Tuesday, April 17, 2012
Wonder of the World
Good thing they’ve got Fenway.
Over the course of this offseason I’ve traveled thousands of miles speaking about Fenway Park with fans all over the country, and along the way I’ve learned a few things that I found quite surprising. One is that, although there are a fair number Red Sox fans out there, they are not quite as pervasive as they were three or four or five years ago. Not so long ago the pre-distressed and faded Sox cap was ubiquitous no matter where one went anywhere in the country, as impossible to avoid in airports and train stations as Hare Krishnas once were.
But in my travels this off season Sox hats and other paraphernalia were strictly a regional phenomenon. They are almost nonexistent in my corner of Vermont and do not begin to show up in any numbers until one reaches either Burlington or New Hampshire. Even then, once one travels through Massachusetts, the fade begins as soon as one crosses the Connecticut River. I still saw a few in New York, but elsewhere, in Pennsylvania, Quebec, Michigan, Ohio and even nether reaches like Arizona, Sox hats were as rare as Yankee caps in the bleachers.
Another observation is that after I got done speaking about Fenway Park, although Sox fans wanted to chat, they did not want to discuss this team, think at all about last year, and didn’t have a kind thing to say about anyone on who worked at Yawkey Way. They’re ticked off, not just about the beer and chicken and the colossal September collapse, but about the whole hoary ball of wax. I got nostalgia, but not for 2007 and 2004. Instead people wanted to talk about the 1990s and 1980s, when the Red Sox still seemed unique and different and were in many ways much more approachable than they are today. Once upon a time, the Red Sox were different from other franchises, and not just because they hadn’t won a World Series in generations. Now there seems to be a general consensus that apart from the laundry the Sox might as well be the Los Angeles Angels of Anaheim, a fantasy team made of money. I can’t remember a single old lady gushing to me about Dustin Pedroia or Jacoby Ellsbury, anyone asking if I thought Daniel Bard could make the transition from the bullpen, or even if I thought Carl Crawford was a bum or who should play shortstop. The Red Sox didn’t seem essential anymore.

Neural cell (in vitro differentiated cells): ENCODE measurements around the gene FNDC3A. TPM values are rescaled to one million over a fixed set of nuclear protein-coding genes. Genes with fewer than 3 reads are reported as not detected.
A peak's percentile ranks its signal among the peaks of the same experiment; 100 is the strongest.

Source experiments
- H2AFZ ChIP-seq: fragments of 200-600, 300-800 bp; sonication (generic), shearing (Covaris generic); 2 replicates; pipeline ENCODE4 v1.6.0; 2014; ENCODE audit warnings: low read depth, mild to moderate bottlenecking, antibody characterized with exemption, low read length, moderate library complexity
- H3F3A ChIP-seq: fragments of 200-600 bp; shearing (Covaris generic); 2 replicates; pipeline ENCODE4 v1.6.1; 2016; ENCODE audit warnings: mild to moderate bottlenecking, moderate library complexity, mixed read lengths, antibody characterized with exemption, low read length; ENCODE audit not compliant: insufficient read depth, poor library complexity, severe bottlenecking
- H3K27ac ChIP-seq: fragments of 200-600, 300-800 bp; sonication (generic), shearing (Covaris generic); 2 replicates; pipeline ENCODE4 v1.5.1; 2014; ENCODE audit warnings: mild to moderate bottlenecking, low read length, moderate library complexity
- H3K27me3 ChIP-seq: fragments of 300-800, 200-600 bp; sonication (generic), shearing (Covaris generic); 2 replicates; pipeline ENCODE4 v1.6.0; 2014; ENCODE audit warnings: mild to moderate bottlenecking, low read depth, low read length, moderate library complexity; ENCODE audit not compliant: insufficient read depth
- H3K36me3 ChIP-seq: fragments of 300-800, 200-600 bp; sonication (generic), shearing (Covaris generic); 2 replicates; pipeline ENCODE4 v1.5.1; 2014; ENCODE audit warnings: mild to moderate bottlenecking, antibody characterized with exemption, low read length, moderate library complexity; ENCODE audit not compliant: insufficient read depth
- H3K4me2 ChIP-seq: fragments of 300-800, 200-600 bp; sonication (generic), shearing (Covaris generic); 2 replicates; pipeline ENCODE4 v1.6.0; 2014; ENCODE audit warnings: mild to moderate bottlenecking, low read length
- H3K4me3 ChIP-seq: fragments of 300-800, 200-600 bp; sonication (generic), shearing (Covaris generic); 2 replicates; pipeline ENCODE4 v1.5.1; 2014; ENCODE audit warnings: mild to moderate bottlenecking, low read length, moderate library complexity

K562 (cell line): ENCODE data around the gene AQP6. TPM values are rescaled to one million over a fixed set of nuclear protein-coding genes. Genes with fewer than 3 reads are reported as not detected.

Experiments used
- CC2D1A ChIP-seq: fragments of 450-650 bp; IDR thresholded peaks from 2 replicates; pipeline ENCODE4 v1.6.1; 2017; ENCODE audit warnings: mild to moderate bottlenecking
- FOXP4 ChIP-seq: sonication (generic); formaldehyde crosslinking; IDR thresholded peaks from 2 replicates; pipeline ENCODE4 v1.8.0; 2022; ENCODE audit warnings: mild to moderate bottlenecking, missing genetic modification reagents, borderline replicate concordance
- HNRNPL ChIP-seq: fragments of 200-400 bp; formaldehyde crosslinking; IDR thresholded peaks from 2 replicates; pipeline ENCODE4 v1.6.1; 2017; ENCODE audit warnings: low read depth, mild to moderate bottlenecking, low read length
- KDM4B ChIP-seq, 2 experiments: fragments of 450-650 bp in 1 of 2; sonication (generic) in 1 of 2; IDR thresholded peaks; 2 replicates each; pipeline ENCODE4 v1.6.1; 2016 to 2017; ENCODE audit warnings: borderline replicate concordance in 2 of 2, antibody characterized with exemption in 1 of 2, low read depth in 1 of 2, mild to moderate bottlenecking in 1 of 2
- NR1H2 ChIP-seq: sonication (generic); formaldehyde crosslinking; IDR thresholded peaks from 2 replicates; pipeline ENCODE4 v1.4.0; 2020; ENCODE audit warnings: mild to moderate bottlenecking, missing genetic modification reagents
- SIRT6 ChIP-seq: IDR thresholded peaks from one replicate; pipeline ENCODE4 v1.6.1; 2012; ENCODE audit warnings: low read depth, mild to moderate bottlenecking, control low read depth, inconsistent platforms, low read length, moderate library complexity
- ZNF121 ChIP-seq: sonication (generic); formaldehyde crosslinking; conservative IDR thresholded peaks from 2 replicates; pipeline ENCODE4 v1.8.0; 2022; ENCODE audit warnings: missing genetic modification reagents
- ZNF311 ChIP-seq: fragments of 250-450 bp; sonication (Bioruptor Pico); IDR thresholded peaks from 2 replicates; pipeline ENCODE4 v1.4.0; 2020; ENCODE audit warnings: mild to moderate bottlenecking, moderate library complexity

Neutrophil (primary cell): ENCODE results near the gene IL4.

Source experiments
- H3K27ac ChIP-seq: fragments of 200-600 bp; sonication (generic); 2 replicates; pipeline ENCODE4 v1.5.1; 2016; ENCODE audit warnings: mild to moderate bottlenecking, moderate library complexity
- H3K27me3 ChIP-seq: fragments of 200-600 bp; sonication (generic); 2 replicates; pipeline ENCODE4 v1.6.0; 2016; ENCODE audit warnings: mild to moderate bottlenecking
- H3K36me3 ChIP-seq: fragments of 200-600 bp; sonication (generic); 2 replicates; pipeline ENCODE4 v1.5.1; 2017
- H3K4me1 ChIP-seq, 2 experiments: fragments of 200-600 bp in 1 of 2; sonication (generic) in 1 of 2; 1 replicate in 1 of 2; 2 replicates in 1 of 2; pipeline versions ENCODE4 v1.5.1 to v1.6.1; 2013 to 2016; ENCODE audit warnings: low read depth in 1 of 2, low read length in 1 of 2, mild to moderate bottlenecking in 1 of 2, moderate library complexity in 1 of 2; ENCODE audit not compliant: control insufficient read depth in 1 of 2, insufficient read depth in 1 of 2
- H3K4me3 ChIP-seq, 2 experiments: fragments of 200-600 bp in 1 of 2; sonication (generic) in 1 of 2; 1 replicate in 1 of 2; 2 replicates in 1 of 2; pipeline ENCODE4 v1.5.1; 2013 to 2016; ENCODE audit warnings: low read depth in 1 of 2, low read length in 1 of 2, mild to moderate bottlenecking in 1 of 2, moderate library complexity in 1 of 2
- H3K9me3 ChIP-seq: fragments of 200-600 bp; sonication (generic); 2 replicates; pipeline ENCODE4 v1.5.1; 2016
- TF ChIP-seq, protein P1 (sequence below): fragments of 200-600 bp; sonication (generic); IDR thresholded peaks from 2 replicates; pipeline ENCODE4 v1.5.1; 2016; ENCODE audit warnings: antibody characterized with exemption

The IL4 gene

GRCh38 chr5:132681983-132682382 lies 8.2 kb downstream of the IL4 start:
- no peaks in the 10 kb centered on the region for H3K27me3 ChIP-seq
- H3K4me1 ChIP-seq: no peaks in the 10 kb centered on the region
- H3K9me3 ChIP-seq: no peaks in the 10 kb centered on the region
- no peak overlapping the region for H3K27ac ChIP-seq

The most significant observation will be obvious all year; Fenway Park is the best thing this team has going for them. While there are undoubtedly a lot of Red Sox fans I can say with utter confidence that there are a lot more fans of Fenway Park. No matter where I went after I finished speaking and was signing books three or five or ten fans would sidle up and say, sotto voce, “You know I’m really a fan of (fill in the blank – Yankees, Dodgers, football or Beyonce),” and then, voice rising to audible again, “but I LOVE Fenway Park.”
Then something remarkable would happen. These fans of things other than the Red Sox and Red Sox fans would start talking to each other and over a few words realize that they were not in opposition actually but bound together by this place. Who won and who lost mattered a lot less than when they saw their first game, where they sat, who they went with and how much they paid. Most of the time, in fact, people couldn’t remember which team won.
Yet they could remember how Fenway Park looked and smelled and how the ballpark suddenly just appear from nowhere as they walked down Beacon Street or Ipswich, and what the weather was and who they sat next to and what they ate. Most importantly, however, is that they remembered how it made them feel, which was different that any place on the planet they had ever been before or would be again. To all these people Fenway Park is nothing less than one of the wonders of the world, equal in stature to the Colosseum, the Taj Mahal, the Great Wall of China, Chichen Itza, Machu Picchu or the Pyramids. And that is why, despite the obstructed views and still-too-small seats, the ungodly prices and the embarrassment of a team brought down by beer and chicken, the stands are still full of pilgrims.
Fenway Park, one hundred years old and more important now than ever, is the reason. People come here not for the game or the team, but for the continuing wonder of the place and the way it brings them together for a moment as one, regardless of the score.
Glenn Stout is the author of the Boston Globe bestseller Fenway 1912. Those interested in having Glenn speak about Fenway Park can contact him thru his website, www.glennstout.net.